CD review: Quercus

quercus(ECM 372 4555)

I concluded a 2006 review of a concert at the mac in Birmingham given by Quercus – singer June Tabor, pianist Huw Warren and saxophonist Iain Ballamy – with the words: “Thoroughly enriching throughout, and a project which we should all hope will develop further.”

That hope withered over the years and had all but died when, joy of joys, this album arrived in the post. It might be released in April 2013 but it was recorded at the end of that 2006 tour, unbelievably before a live audience because it sounds like a studio recording, and a very good one too, and the music digitally preserved within is every bit as good as I remember it – maybe even better.

From the first lilting piano phrase and those exquisitely voiced chords that Warren plays in introduction to the traditional setting of Robert Burns’ Lassie Lie Near Me, to Tabor’s plain articulation of the words and low, resonant tone, joined in perfect sympathy by Ballamy’s tenor, the world outside the music seems to stop. The breath is held, the heart swells, the features soften, cares and woes fall away – it’s utterly compelling and totally encompassing, this music. Just listen to Ballamy and Warren on the outro – such a rich treat.

In William Shakespeare’s Come Away Death Tabor and Ballamy trace the rearranged traditional melody together, Tabor’s voice leaning towards the saxophone’s rich tone, Ballamy’s saxophone taking on an almost vocal phrasing.

There is A E Housman’s The Lads In Their Hundreds, to a melody by George Butterworth arranged by Ballamy, there is the traditional folk songs As I Roved Out and Near But Far Away, there is a bit of classic Tin Pan Alley in Harry Warren and Mack Gordon’s This Is Always, there is more modern folk music in Les Barker and Yosef Hadar’s Who Wants The  English Rose and David Ballantine’s A Tale From History (The Shooting). It’s all done with great sensitivity, restrained passion and the most natural, yet sophisticated, musicality.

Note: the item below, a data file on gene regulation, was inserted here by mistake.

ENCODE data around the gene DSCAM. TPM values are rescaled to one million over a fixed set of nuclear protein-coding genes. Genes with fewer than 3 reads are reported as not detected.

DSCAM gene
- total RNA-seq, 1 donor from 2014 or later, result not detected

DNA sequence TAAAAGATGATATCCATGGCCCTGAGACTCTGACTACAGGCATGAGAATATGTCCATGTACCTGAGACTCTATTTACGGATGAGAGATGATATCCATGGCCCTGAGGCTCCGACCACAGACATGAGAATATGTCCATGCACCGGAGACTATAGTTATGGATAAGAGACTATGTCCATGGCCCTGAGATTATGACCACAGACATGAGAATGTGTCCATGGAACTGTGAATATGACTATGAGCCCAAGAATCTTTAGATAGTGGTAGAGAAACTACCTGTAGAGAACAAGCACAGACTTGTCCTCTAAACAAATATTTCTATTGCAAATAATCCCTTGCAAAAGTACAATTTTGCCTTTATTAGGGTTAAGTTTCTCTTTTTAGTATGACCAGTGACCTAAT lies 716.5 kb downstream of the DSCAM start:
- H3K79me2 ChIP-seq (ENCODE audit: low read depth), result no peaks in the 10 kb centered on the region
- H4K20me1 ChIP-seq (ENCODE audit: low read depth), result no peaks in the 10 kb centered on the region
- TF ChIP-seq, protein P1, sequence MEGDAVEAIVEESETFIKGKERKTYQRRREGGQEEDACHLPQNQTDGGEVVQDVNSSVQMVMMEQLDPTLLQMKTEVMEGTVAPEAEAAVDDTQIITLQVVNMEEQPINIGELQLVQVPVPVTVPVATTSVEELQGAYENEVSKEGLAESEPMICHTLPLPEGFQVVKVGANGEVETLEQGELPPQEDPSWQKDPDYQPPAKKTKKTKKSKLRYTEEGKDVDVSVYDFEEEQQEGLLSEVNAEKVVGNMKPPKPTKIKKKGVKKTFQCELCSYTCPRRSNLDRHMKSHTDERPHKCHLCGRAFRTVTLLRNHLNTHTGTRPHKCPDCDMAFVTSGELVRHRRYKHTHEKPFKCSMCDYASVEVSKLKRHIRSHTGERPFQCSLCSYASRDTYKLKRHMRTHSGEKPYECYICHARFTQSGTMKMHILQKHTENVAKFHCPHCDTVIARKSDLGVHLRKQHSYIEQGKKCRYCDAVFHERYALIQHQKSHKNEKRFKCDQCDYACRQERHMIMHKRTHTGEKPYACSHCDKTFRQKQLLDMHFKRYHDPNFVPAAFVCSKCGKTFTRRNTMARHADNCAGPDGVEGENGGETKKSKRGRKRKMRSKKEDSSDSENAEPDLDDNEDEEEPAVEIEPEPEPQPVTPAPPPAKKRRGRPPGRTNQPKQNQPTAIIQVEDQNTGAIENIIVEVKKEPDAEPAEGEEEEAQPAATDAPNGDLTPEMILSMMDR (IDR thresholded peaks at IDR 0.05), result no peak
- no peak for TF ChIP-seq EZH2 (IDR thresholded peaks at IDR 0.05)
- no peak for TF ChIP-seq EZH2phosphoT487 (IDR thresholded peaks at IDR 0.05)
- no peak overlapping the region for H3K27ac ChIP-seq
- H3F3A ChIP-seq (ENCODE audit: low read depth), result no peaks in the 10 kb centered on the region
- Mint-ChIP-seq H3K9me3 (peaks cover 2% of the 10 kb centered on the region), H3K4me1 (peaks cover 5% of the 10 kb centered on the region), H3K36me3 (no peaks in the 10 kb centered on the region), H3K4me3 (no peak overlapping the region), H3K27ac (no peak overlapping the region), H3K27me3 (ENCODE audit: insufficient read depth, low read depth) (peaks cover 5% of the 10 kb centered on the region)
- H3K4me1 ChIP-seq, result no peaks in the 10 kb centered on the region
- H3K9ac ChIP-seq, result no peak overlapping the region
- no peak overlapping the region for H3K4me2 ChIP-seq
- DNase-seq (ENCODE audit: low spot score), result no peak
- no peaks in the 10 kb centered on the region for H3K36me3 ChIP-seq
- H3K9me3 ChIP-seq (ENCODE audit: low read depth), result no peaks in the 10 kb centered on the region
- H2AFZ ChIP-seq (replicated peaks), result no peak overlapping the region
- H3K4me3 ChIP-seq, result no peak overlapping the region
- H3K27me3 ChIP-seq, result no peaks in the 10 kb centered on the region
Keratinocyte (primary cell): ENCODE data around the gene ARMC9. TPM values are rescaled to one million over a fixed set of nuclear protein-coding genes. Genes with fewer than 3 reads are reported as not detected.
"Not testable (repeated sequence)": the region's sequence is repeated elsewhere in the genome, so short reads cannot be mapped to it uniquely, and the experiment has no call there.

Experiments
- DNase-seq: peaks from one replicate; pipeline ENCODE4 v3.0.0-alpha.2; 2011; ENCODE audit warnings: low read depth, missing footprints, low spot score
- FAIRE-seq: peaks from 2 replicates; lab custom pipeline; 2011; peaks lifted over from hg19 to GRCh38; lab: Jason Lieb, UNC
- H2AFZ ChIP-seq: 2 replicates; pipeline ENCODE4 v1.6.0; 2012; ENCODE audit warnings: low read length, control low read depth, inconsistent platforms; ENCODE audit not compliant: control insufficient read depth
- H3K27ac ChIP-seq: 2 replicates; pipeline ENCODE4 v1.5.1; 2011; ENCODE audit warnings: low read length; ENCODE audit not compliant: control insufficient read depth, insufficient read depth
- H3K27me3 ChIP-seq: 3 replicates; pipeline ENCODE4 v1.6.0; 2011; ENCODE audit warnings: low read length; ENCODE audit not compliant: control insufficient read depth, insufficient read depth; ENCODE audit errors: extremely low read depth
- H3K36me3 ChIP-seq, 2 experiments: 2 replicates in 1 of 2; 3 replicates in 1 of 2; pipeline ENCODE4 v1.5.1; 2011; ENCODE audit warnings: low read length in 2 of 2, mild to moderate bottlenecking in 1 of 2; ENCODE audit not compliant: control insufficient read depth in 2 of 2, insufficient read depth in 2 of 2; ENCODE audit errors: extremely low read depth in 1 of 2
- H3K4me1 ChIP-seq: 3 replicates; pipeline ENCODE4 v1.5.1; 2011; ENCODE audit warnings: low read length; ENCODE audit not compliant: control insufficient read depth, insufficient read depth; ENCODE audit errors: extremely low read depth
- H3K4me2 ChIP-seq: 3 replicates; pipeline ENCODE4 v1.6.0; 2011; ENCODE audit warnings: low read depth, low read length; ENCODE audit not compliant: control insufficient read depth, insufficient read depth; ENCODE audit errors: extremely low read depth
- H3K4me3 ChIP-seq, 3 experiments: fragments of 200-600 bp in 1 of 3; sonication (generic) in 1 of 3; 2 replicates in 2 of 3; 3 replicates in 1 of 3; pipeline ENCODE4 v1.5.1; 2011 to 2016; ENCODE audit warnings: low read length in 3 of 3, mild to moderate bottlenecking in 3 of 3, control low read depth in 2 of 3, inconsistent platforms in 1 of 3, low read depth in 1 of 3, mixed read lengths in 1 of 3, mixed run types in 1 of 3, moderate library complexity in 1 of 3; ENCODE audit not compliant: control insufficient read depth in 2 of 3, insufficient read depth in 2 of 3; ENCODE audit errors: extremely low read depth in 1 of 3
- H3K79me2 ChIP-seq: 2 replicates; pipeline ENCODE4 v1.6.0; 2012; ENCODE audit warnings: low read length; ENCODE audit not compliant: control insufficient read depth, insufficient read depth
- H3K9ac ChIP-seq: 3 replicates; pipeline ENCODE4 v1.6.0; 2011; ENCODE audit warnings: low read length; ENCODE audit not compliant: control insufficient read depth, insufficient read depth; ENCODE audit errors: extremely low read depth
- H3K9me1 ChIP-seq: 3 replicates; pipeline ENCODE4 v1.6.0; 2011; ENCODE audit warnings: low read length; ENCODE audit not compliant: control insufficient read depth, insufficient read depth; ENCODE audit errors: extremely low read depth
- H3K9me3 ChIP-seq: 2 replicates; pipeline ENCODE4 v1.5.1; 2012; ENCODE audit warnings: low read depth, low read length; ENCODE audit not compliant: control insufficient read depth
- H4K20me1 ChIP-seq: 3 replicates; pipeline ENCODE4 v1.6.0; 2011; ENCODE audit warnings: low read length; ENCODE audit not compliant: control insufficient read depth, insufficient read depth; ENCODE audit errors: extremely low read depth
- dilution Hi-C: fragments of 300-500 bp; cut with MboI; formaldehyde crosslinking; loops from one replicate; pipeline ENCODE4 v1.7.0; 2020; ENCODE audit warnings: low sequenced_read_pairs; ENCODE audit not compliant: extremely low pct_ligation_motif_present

Iain Ballamy, June Tabor and Huw Warren

Iain Ballamy, June Tabor and Huw Warren

What is it about June Tabor’s voice, about Huw Warren’s piano playing, about Iain Ballamy’s saxophone that, in combination, always brings me to the brink of tears? It must be something to do with the restraint and pared down nature of the music, and yet the rich and most crucial matters of life that lie within. There is no cheap emotion here, and certainly no manipulation of the listener (Think of that music you hear on those programmes like Pop Idol; then think of the complete opposite).

There is one of Warren’s lovely John Dowland-inspired solo piano pieces, there is Tabor’s unaccompanied reading of Brigg Fair, and there is the moving finale of All I Ask Of You, which was written by the monk Gregory Norbert and arranged by Ballamy and Django Bates, which I first heard as an instrumental on Ballamy’s 1989 album Balloon Man, played in dedication to his late wife.

American jazz has always incorporated its traditional music – the blues, gospel, bluegrass and all – but the meeting of jazz and the folk traditions of these islands has, by comparison, rarely been explored. This is surely the most fruitful example of that meeting.

And as if there weren’t riches enough to be gained from listening to this CD, there is more: Quercus are touring at the moment and there are still these dates to catch them:

Thursday 25 April – St George’s, Bristol
Saturday 27 April – The Sage, Gateshead
Monday 29 April – Warwick Arts Centre, Coventry
Tuesday 30 April – LSO St Luke’s, London
Friday 31 May – Playhouse, Salisbury

Categories: CD review

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4 replies

  1. I agree about the combination of Tabor and the others bringing ne to tears. Their version of the writing of Tipperary on another album does that -always . Nice to know someone else feels that deep touch.


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